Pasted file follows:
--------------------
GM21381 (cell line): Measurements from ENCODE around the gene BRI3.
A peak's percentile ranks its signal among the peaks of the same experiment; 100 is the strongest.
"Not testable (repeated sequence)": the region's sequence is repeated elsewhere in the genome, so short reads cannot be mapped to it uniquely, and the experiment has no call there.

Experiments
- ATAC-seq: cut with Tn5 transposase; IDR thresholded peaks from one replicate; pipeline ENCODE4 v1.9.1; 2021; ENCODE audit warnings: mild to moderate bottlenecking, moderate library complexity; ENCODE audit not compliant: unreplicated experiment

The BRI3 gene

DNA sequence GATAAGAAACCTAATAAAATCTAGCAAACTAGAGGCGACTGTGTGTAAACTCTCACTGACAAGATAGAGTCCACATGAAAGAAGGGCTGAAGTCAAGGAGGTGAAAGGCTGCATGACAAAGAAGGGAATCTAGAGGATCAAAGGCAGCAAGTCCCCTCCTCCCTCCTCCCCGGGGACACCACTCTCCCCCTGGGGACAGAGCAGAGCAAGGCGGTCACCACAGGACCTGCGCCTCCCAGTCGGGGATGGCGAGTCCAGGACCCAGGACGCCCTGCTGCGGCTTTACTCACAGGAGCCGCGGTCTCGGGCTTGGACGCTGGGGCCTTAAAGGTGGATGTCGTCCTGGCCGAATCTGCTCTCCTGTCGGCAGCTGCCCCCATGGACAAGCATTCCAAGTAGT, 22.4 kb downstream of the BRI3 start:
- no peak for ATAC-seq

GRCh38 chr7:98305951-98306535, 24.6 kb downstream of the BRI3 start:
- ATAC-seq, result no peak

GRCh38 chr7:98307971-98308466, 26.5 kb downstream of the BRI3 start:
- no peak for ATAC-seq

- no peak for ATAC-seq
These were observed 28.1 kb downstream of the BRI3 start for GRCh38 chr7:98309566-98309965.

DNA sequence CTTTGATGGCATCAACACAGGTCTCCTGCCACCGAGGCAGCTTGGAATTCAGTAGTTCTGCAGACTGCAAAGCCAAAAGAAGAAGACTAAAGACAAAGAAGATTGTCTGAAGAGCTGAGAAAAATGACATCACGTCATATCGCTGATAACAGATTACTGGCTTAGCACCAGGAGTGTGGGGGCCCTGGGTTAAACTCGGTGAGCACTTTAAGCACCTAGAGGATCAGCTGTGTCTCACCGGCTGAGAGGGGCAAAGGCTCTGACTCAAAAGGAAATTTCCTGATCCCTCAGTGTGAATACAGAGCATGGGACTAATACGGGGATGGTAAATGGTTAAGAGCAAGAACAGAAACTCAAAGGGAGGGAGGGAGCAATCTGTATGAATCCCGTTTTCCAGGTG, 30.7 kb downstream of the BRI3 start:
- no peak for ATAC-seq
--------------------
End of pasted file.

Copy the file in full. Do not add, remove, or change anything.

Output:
GM21381 (cell line): Measurements from ENCODE around the gene BRI3.
A peak's percentile ranks its signal among the peaks of the same experiment; 100 is the strongest.
"Not testable (repeated sequence)": the region's sequence is repeated elsewhere in the genome, so short reads cannot be mapped to it uniquely, and the experiment has no call there.

Experiments
- ATAC-seq: cut with Tn5 transposase; IDR thresholded peaks from one replicate; pipeline ENCODE4 v1.9.1; 2021; ENCODE audit warnings: mild to moderate bottlenecking, moderate library complexity; ENCODE audit not compliant: unreplicated experiment

The BRI3 gene

DNA sequence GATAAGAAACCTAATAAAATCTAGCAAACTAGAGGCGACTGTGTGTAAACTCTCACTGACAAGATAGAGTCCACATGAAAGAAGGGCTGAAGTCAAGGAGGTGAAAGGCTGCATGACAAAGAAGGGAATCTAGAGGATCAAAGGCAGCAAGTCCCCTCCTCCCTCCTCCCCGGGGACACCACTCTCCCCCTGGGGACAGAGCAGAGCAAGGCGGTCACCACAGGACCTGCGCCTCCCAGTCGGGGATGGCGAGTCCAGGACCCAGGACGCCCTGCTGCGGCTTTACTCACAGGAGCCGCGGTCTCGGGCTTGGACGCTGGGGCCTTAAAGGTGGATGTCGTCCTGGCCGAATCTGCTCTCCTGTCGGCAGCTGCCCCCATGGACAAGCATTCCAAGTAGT, 22.4 kb downstream of the BRI3 start:
- no peak for ATAC-seq

GRCh38 chr7:98305951-98306535, 24.6 kb downstream of the BRI3 start:
- ATAC-seq, result no peak

GRCh38 chr7:98307971-98308466, 26.5 kb downstream of the BRI3 start:
- no peak for ATAC-seq

- no peak for ATAC-seq
These were observed 28.1 kb downstream of the BRI3 start for GRCh38 chr7:98309566-98309965.

DNA sequence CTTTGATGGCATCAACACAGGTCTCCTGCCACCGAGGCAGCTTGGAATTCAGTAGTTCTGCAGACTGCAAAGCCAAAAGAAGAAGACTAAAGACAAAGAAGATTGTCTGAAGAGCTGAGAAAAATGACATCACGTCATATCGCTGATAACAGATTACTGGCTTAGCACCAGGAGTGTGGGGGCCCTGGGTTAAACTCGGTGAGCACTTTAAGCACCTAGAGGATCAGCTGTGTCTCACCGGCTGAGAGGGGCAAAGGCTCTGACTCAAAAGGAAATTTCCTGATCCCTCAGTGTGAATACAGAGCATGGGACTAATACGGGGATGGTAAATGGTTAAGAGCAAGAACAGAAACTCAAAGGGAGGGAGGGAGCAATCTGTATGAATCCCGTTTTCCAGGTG, 30.7 kb downstream of the BRI3 start:
- no peak for ATAC-seq